I’ve been reading Jack Vance recently. My interest was initially piqued by the beautiful collections of his earliest stories from Subterranean Press, The Early Jack Vance, including the upcoming fifth book, Grand Crusades. Two weeks ago I started a project to examine the current crop of omnibus volumes collecting his most popular series, starting with Planet of Adventure.
Part of the reason I do this, of course, is that these books are a terrific value for collectors and new readers alike, gathering as they do multiple novels — many of which have been out of print for decades — in inexpensive trade paperbacks. But seeing these fat volumes on bookshelves doesn’t always do anything for me… until I have a clear picture of exactly what’s inside.
I’m a visual guy, so for me that usually means the covers of the original paperbacks. Once I see those, these handsome omnibus volumes become a lot more desirable.
Of course, we’re dealing with Jack Vance here. His books were some of the most popular fantasy of the Twentieth Century, and went through multiple editions from a whole host of publishers. And his Dying Earth novels are perhaps his most popular and enduring works — I count more than two dozen English language editions just of the first book alone, since it first appeared in paperback in 1950.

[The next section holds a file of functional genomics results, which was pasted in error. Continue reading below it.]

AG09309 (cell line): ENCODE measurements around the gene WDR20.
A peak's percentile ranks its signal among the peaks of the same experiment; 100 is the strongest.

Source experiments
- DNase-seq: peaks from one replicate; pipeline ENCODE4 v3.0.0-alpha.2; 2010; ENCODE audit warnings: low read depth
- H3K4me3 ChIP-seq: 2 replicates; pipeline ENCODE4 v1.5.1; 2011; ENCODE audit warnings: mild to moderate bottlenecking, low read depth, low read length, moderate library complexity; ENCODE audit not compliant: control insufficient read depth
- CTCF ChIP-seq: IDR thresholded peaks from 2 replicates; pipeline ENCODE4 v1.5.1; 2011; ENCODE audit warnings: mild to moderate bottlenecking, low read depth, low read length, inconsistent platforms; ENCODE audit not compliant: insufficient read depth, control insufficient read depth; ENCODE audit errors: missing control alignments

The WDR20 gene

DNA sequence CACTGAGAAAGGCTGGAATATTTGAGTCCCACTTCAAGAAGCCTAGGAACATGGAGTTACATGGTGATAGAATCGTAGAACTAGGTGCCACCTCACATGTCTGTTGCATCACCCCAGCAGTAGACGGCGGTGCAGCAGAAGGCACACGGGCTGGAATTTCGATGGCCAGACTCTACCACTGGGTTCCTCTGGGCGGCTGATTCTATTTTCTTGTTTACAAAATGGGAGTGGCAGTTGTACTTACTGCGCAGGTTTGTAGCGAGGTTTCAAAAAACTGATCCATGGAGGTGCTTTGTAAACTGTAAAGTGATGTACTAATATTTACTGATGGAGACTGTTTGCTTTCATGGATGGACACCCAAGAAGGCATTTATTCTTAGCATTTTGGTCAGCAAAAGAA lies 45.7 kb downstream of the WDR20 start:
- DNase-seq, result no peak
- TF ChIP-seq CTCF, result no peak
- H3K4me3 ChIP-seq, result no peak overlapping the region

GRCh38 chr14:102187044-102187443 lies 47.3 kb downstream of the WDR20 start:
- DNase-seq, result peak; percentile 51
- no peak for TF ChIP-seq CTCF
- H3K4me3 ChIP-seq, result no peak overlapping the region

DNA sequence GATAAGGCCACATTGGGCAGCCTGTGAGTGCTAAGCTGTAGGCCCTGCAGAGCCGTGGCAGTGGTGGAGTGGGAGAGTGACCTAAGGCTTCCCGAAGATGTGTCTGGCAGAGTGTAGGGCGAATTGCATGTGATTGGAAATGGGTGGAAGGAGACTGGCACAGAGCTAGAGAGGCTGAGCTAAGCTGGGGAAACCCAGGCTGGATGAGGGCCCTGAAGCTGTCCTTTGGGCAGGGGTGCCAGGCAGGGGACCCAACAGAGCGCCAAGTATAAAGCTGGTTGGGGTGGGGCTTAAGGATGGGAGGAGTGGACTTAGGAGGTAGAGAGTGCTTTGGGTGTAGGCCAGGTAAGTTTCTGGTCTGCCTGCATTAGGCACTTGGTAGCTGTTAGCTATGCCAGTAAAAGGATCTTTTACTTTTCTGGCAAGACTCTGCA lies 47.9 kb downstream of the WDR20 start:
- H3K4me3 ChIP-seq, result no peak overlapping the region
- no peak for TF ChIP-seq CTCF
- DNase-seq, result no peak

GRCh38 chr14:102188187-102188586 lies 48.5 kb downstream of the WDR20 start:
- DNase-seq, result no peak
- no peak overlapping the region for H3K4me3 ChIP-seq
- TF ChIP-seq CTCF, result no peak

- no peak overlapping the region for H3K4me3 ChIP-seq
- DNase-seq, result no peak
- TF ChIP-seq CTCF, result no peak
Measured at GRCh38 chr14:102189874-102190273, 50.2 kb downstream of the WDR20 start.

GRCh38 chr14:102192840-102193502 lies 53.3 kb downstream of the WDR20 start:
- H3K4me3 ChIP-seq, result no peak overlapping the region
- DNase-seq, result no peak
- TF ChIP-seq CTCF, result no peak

So that presents a bit of a quandary. What I’m aiming to do here is provide a snapshot of the books contained within Tales of the Dying Earth that will jog the memory of the casual reader… perhaps remind them of that fascinating paperback they picked up at the cabin back in 1979, or that forgotten series they briefly glimpsed on bookstore shelves in 1994. I won’t attempt to catalog every appearance of the four novels in the Dying Earth sequence here, but instead just focus on the most popular editions that have been in circulation for the last sixty years or so.
I hope that if this article does jog your memory, perhaps reminding you of that long-forgotten paperback copy of Eyes of the Overworld or Rhialto the Marvelous you devoured twenty summers ago, you’ll seek out one of these omnibus editions and give it a try. The publishers who have brought these vintage classics back into print deserve your support.